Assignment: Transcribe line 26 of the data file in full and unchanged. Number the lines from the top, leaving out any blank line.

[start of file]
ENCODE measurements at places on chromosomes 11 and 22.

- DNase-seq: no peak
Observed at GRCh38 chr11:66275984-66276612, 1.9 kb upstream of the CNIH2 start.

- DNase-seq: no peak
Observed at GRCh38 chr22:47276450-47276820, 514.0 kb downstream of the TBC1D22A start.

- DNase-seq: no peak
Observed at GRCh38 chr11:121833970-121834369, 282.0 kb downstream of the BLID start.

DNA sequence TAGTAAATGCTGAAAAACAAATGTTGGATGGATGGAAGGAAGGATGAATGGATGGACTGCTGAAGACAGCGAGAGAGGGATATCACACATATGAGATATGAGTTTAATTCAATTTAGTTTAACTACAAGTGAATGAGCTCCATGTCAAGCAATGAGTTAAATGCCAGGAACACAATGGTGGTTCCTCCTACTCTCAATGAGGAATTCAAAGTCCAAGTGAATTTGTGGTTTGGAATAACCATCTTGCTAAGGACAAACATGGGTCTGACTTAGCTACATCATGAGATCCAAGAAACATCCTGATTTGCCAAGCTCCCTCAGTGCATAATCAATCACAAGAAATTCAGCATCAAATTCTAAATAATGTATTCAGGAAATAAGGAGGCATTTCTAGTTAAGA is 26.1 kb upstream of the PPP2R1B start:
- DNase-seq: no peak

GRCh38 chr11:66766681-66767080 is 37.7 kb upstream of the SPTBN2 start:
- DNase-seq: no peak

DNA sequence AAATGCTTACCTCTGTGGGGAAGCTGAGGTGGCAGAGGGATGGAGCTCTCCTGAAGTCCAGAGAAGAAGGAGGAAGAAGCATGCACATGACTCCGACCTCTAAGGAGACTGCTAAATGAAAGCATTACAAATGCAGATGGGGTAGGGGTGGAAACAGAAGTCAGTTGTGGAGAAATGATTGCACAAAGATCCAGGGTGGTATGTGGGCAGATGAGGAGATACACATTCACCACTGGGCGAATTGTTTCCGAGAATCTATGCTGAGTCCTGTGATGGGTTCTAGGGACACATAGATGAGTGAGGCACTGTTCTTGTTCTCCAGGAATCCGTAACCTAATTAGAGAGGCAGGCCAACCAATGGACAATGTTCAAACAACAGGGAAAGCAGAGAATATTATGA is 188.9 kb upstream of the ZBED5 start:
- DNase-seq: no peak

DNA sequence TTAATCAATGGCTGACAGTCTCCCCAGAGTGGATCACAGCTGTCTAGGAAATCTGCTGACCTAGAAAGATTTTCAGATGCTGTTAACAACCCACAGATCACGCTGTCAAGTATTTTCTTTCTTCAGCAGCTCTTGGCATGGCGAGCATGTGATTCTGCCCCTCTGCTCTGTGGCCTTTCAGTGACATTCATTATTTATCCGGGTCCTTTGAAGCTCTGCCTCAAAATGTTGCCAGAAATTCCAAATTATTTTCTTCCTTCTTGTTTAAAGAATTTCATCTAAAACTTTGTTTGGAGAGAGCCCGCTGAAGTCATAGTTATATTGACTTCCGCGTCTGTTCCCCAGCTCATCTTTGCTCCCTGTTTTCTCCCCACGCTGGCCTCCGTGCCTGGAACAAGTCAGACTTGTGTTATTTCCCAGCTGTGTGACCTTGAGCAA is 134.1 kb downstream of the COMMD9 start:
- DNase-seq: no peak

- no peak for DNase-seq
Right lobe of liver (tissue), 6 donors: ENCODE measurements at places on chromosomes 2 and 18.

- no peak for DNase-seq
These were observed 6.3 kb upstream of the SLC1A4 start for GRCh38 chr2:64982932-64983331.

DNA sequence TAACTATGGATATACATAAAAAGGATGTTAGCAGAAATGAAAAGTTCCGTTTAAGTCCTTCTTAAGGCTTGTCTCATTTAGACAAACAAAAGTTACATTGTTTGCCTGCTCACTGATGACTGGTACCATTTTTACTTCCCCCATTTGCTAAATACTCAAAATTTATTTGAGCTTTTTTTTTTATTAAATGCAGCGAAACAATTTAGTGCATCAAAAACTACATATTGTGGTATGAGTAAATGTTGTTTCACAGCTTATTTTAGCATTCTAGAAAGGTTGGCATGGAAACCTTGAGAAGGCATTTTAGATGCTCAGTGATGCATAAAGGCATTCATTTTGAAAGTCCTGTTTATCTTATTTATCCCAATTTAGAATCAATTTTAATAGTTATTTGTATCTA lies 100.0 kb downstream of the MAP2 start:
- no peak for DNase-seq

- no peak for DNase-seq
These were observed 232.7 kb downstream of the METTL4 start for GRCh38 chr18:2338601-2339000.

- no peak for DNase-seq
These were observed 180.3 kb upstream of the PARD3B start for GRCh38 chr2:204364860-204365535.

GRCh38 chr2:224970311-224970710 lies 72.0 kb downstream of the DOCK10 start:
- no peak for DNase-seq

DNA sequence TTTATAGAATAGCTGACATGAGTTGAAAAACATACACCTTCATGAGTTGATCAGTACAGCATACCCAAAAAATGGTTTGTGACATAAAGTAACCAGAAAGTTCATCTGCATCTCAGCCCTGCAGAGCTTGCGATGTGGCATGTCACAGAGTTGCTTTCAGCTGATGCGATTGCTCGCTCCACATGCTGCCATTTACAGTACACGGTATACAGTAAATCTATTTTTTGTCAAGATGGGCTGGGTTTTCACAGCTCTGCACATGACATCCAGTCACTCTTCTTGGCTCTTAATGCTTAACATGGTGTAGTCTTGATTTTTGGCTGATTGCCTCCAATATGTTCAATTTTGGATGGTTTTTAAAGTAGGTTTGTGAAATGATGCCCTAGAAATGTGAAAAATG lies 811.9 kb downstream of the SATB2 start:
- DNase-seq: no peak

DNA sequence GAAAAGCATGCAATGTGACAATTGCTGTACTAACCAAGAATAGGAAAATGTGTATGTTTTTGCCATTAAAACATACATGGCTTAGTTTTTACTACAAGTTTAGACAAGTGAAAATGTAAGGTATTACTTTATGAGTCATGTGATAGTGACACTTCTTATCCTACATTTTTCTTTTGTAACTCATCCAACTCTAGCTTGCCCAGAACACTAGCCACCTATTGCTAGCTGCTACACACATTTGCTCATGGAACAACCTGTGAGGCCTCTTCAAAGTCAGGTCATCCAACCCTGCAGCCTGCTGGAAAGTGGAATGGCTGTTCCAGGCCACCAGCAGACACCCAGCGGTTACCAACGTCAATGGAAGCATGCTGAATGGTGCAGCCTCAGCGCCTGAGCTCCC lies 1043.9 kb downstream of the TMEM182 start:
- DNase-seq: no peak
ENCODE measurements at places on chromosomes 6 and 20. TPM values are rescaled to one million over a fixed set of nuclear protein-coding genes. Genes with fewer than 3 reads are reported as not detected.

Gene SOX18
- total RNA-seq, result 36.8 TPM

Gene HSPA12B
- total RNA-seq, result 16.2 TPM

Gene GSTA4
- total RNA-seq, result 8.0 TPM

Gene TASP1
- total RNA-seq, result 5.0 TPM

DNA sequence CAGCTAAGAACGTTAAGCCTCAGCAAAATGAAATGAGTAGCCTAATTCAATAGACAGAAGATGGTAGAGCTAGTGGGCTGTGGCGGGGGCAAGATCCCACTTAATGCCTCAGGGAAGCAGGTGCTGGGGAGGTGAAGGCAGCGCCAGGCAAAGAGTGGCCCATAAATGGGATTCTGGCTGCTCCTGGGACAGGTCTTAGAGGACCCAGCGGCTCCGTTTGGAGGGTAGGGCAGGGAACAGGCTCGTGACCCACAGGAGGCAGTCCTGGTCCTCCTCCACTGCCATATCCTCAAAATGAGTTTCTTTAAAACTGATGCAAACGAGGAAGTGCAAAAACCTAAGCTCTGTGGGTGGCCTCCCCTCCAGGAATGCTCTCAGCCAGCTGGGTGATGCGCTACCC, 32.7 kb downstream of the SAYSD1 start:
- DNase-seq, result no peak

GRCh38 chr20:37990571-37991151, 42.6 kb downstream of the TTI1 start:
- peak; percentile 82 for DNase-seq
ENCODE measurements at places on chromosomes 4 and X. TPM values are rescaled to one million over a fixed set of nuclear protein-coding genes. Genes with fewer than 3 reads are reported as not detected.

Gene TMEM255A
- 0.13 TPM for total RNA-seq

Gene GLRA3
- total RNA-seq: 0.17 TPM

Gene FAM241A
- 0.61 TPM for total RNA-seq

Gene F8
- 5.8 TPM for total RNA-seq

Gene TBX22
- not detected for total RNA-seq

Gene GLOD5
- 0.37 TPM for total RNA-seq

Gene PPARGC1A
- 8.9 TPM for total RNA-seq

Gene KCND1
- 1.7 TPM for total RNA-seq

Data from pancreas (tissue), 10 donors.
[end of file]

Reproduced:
GRCh38 chr2:224970311-224970710 lies 72.0 kb downstream of the DOCK10 start: